The Day I Was a Six Year Old Princess

“I’ll wear this one!” I exclaimed slipping a shiny pink ballerina gown over my head. I loved how it swished and flowed around me.

“I like the blue one,” Marilyn said, stepping into another one of her Granny’s old party dresses.

“I am a countess and I run a horse farm,” she proclaimed.

“I am a princess!” I said just as Marilyn’s dad entered the room.

“Is that what you’re going to be when you grow up?” he laughed.

“Yes,” I squealed and twirled around the room. “I’m gonna be a princess and wear nice clothes. I can be anything!”

***

For the first challenge of the Carrot Ranch Flash Fiction Rodeo, Norah Colvin asked us to cast ourselves back to six years of age. Knowing what we do about life now, what would we have wanted to be and how would we have gone about achieving that goal. The 100 word story (no more, no less) can be real or imaginary, serious or light-hearted. As always, go where the prompt leads you.

As you can surmise from my story, at the age of six I really don’t remember if I ever thought about what I wanted to be when I grew up. What I do remember is that my friend Marilyn had an old cardboard box full of her grandmother’s party dresses, shoes and costume jewelry. Occasionally we’d pull it out and play dress-up. We had so much fun prancing around pretending to be a various noble ladies of some kind. We could be anything our imaginations inspired us to be.

9 thoughts on “The Day I Was a Six Year Old Princess

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  1. Hi Kate, I apologise it’s taken me so long to get her and read your lovely story and its explanation. What I love about it, is that you can play princesses and still be anything you want to be. I agree with D. Avery on the ability of children to be in the present moment. I wish we allowed them more opportunity to just be rather than hurry them along to be something else. What a beautiful addition to the collection.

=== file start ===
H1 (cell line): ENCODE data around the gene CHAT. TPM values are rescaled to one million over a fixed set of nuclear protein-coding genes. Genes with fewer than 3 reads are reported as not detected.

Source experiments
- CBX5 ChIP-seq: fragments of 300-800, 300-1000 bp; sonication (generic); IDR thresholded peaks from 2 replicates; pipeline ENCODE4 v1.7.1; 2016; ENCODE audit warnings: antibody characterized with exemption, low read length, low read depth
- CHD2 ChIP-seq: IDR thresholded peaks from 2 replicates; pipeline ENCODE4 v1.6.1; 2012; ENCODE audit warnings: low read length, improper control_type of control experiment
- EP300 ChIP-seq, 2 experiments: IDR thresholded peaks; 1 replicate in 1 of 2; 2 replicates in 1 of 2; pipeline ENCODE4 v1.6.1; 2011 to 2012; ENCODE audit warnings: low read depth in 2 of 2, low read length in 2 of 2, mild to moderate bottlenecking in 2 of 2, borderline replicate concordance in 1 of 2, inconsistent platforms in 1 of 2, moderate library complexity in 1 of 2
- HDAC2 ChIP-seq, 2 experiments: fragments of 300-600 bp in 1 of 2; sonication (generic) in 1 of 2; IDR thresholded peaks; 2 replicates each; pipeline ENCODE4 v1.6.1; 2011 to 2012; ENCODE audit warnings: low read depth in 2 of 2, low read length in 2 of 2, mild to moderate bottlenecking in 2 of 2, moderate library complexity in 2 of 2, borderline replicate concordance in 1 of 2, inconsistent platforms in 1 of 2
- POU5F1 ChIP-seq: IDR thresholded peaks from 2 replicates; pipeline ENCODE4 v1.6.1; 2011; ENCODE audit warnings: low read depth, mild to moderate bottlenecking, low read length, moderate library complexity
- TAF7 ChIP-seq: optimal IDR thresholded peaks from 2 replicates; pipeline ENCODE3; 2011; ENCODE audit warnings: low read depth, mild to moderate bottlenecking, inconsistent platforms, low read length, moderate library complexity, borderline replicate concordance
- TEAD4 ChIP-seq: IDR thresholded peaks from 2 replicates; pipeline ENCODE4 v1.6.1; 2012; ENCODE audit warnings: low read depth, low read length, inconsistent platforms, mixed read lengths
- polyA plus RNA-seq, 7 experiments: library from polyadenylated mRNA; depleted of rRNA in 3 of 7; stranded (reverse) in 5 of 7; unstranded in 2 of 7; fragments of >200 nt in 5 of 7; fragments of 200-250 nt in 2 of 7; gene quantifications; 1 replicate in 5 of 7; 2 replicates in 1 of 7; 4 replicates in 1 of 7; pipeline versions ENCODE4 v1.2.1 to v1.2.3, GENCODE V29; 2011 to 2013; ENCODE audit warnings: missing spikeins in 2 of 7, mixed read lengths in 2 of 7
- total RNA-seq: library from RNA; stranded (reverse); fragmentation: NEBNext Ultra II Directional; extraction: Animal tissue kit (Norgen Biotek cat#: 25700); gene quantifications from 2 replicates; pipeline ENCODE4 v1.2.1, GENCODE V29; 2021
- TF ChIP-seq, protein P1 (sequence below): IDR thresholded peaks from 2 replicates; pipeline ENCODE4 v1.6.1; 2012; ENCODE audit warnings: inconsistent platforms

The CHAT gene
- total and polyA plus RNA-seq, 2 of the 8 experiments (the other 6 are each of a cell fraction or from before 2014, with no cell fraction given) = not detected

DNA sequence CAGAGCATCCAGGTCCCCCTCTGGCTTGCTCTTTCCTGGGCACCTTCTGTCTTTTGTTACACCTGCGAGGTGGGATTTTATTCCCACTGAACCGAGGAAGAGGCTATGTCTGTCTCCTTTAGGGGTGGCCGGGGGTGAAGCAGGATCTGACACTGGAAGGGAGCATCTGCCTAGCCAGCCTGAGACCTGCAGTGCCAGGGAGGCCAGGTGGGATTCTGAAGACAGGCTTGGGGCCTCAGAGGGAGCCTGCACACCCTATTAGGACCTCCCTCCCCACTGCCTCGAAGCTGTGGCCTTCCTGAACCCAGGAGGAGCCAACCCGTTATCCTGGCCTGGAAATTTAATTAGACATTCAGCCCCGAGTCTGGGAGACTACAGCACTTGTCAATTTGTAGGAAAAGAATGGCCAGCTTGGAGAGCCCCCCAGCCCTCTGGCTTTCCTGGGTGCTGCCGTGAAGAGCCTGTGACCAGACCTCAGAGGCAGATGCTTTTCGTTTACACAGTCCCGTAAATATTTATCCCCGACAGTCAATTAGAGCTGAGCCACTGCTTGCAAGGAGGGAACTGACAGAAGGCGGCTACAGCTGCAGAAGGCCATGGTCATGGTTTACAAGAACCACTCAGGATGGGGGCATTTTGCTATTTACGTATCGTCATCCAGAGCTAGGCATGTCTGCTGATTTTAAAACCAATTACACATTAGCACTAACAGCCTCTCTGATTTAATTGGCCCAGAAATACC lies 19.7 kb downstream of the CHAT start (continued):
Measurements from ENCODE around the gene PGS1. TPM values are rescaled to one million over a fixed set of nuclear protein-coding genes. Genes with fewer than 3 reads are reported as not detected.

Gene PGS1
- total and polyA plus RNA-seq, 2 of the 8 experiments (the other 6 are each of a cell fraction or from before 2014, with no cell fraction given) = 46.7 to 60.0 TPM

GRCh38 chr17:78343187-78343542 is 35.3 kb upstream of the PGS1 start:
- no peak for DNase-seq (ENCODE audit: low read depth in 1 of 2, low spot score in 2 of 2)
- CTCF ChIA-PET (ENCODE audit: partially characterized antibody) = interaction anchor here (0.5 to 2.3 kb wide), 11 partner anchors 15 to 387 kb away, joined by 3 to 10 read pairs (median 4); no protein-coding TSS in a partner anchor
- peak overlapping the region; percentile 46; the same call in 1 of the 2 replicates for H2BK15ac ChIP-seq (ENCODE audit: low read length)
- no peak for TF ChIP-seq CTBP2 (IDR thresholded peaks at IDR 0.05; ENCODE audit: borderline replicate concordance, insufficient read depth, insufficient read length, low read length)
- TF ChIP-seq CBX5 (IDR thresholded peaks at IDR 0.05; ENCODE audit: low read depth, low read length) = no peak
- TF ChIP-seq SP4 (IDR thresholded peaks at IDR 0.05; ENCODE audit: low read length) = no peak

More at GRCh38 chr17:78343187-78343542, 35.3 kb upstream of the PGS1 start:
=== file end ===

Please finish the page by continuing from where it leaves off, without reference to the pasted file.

Liked by 1 person

  2. So love this age of innocence, where anything is possible. Let’s hope all of our young ladies of the future continue to benefit from their mothers and grandmothers lead. May their grandfathers and fathers also encourage and support young girls to follow their dreams. The time is now.

    Liked by 2 people

    1. Absolutely. All we can do as parents and grandparents is support our young ladies and men. Their choices are boundless; the challenge will be in the choosing. Thank you for visiting and stopping to chat. 🙂

      Liked by 1 person

  3. I think it was harder to imagine growing up than it was imagining being, like being in the moment, anything you wanted when five or six. I enjoyed your prompt as it put me in mind of some young relatives I hang out with in the summer, playing and being. The grand-niece, just before leaping off the dock and into the lake for the first solo swim ever, shouting “I’m five and I can do anything!”
    By the way she is one tough princess, complete with boots.

    Liked by 2 people

    1. The children of today are being raised in a world vastly different from the one we grew up in. According to a 2015 nationwide survey published in Forbes, girls don’t all want to be princesses or ballerinas any more. Apparently the girls want to be doctors (#1), followed by teachers, scientists, chef/bakers. And when I look at my four nieces, one is a Doctor, one is a Medical Technician, one is a Teacher and one is an Aerospace Engineer. All strong, confident women. Your tough princess will do well, boots and all. Thanks for dropping in and leaving me your comment.

      Liked by 1 person

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